Alcohol addiction and abuse are killing people at alarmingly high rates, and the numbers are almost as dire as the opioid epidemic, according to research recently released by the National Institutes of Health.
In 2017, the total deaths in America attributed to alcohol reached 72,558 in 2017, just a few thousand fewer than the 75,000 opioid overdoses from the same year. The deaths from alcohol have steadily increased from 35,914 in 1999. From 1999 to 2017, a million people died from the effects of alcohol addiction.
Binge drinking numbers have also gone up in recent years.
“Alcohol is not a benign substance, and there are many ways it can contribute to mortality,” NIAAA Director Dr. George F. Koob said about the research. “The current findings suggest that alcohol-related deaths involving injuries, overdoses, and chronic diseases are increasing across a wide swath of the population. The report is a wakeup call to the growing threat alcohol poses to public health.”
Binge Drinking Common in Mid-Life
People age 45-74 were found to have the highest rates of alcohol addiction-related deaths. They also report high rates of binge drinking. According to ABC News, “In 2017, binge drinkers ages 35 to 44 consumed a high of 593 drinks per person, up from 468 in 2011. Adults ages 45 to 64 had a smaller, but similar, increase.”
In the study from NIAAA, a death was identified as caused by alcohol addiction if an alcohol-induced cause was listed as the underlying cause or as a contributing cause of death. Liver disease, alcohol overdoses, and alcohol-related accidents were all considered alcohol-related deaths.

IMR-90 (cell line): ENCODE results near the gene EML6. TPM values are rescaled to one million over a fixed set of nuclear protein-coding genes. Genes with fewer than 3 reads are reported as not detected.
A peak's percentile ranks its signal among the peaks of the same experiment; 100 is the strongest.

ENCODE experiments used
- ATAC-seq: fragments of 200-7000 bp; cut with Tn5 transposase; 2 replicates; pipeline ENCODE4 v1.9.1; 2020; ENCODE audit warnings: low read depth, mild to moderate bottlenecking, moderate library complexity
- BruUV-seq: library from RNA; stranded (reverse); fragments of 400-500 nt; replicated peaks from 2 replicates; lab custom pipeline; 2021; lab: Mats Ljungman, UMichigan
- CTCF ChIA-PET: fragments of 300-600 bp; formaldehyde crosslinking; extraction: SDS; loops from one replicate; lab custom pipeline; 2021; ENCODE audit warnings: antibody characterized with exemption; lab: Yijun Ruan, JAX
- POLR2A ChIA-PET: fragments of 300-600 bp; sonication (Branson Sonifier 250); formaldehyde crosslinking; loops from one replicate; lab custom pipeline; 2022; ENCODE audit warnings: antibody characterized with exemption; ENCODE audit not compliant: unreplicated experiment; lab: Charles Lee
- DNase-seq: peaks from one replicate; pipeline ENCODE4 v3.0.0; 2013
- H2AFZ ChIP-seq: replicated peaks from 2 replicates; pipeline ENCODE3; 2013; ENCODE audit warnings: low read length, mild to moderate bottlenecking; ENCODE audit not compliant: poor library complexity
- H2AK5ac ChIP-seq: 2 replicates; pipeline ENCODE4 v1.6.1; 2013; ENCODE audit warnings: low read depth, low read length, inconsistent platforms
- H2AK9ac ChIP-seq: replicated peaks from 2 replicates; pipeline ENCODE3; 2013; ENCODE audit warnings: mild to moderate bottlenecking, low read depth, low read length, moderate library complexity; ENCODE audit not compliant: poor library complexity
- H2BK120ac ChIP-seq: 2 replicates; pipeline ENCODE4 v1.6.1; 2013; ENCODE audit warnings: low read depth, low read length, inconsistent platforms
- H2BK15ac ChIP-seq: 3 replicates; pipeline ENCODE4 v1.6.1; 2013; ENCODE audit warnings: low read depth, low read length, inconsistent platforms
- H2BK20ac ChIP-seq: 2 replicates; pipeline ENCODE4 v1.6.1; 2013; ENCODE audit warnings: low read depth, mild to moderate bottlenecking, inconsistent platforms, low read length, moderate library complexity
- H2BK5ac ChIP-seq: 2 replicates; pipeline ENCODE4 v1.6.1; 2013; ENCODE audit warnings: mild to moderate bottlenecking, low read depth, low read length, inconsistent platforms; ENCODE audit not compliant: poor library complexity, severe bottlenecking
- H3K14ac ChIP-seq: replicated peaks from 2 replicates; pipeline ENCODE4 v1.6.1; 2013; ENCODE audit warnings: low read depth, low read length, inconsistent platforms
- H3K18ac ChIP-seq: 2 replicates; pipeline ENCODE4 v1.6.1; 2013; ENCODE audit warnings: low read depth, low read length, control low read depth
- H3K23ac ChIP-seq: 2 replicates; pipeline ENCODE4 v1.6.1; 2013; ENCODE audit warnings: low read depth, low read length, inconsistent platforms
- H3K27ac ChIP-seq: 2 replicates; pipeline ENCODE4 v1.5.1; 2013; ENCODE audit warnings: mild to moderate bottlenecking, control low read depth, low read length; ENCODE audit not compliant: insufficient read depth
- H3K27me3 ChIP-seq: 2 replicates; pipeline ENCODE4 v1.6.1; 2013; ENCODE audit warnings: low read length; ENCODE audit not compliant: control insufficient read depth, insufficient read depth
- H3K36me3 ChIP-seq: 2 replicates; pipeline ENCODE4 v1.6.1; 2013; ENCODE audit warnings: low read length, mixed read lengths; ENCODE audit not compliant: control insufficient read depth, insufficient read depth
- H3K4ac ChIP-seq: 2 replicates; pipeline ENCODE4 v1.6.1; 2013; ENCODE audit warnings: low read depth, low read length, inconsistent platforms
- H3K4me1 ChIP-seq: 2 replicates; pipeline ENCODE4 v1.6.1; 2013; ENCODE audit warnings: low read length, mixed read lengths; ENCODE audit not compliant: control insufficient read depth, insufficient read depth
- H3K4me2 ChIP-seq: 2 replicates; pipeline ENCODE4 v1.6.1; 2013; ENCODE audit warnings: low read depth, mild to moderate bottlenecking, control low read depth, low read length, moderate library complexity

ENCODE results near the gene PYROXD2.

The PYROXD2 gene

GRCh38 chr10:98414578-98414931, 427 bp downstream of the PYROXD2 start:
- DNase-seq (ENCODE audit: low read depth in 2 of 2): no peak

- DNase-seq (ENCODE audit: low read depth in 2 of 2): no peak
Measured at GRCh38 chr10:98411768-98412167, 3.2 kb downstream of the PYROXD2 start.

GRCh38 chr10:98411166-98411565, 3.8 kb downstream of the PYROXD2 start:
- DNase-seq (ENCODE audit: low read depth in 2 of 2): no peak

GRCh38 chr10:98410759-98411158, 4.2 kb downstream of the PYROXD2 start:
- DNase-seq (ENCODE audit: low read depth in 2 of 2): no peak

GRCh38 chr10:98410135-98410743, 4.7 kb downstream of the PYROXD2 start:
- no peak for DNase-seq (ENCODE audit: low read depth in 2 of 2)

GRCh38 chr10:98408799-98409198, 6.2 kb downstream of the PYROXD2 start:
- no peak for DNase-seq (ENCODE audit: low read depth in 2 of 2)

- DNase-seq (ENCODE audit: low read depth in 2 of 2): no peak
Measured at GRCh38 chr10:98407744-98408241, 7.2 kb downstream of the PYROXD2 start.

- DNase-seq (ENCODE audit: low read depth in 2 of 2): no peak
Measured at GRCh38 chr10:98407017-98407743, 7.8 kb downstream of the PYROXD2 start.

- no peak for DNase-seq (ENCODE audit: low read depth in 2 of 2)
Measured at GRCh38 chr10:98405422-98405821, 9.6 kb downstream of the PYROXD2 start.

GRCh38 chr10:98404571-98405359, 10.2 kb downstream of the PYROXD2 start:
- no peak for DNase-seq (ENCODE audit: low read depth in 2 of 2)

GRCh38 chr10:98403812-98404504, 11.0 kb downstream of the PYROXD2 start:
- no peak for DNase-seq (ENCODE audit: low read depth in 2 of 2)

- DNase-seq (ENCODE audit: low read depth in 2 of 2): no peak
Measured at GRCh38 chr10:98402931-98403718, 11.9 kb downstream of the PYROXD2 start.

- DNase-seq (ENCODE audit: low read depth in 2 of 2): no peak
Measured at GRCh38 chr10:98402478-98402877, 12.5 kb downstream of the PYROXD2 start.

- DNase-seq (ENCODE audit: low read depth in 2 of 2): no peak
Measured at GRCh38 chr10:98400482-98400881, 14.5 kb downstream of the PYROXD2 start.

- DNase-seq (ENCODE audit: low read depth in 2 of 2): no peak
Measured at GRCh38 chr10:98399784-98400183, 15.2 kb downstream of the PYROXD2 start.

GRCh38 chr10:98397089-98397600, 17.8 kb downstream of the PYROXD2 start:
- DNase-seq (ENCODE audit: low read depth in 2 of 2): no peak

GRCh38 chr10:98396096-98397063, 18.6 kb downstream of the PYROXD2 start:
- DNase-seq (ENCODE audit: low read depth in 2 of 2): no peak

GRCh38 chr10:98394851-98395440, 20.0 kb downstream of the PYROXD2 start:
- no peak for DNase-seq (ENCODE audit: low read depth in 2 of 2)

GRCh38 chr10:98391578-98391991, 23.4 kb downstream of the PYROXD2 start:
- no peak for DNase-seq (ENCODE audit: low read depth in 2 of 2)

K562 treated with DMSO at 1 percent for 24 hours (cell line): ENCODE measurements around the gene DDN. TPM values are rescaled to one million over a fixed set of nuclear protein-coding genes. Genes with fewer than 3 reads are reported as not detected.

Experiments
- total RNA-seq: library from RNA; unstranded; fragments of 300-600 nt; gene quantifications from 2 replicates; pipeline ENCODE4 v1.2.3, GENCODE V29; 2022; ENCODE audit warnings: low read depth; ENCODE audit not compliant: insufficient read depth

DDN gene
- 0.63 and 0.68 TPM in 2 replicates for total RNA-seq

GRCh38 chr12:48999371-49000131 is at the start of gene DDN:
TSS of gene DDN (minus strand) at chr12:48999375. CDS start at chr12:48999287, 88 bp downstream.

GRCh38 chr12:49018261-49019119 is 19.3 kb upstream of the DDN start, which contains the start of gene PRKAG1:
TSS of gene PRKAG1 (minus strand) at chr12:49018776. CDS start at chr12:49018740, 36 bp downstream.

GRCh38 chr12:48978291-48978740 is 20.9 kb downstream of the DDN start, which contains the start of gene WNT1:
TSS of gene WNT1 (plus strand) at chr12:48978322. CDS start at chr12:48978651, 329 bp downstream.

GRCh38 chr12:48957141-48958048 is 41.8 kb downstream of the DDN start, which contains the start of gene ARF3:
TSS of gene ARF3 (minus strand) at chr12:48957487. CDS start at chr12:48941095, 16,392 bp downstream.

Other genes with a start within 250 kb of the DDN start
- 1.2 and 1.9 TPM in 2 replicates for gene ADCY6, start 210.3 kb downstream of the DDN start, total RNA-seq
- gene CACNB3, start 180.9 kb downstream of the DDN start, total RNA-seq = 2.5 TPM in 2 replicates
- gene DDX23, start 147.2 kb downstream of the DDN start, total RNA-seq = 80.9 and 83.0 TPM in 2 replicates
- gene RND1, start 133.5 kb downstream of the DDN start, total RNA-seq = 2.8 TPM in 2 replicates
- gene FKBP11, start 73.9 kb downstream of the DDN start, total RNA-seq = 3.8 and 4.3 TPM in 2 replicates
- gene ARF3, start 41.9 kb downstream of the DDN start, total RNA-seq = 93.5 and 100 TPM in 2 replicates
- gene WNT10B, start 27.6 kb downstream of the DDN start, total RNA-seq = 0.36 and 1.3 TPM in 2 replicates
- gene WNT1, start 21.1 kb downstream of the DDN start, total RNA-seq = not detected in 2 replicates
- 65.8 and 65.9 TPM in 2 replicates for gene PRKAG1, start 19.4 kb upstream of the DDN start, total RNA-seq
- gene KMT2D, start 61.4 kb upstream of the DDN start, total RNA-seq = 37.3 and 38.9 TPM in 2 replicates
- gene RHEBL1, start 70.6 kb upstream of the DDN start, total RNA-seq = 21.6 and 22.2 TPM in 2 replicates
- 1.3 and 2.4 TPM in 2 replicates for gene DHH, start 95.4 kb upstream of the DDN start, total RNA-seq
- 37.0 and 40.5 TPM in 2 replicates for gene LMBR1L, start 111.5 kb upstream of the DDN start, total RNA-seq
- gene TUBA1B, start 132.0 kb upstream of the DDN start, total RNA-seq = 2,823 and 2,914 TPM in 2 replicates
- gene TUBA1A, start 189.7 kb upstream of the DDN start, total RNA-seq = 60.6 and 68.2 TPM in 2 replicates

When a person addicted to alcohol gets sober, they can face withdrawal symptoms that make it dangerous to go “cold turkey”. Instead, we recommend that anyone who is addicted to alcohol use a professional detox program to help monitor your health and help you make important decisions about your recovery plan.
Getting Help for Alcohol Addiction
Alcohol abuse and addiction are not uncommon for people in their mid-lives. In fact, it’s common for people age forty or over to enter into drug or alcohol treatment. Recovery is an option for anyone who is willing to get started.
You may have tried to get help in the past but been unable to commit to a recovery program. Or maybe your addiction is affecting your family life, and you want to get yourself together again.
We can help! Addiction can wear down a person’s body, mind, and soul. We offer a calm, serene and safe environment to help yourself take time to detox, begin healing and plan your next steps in recovery. Please give us a call to learn more about our amenities and programs: US (949) 279-1376 • MX (612) 153-5726.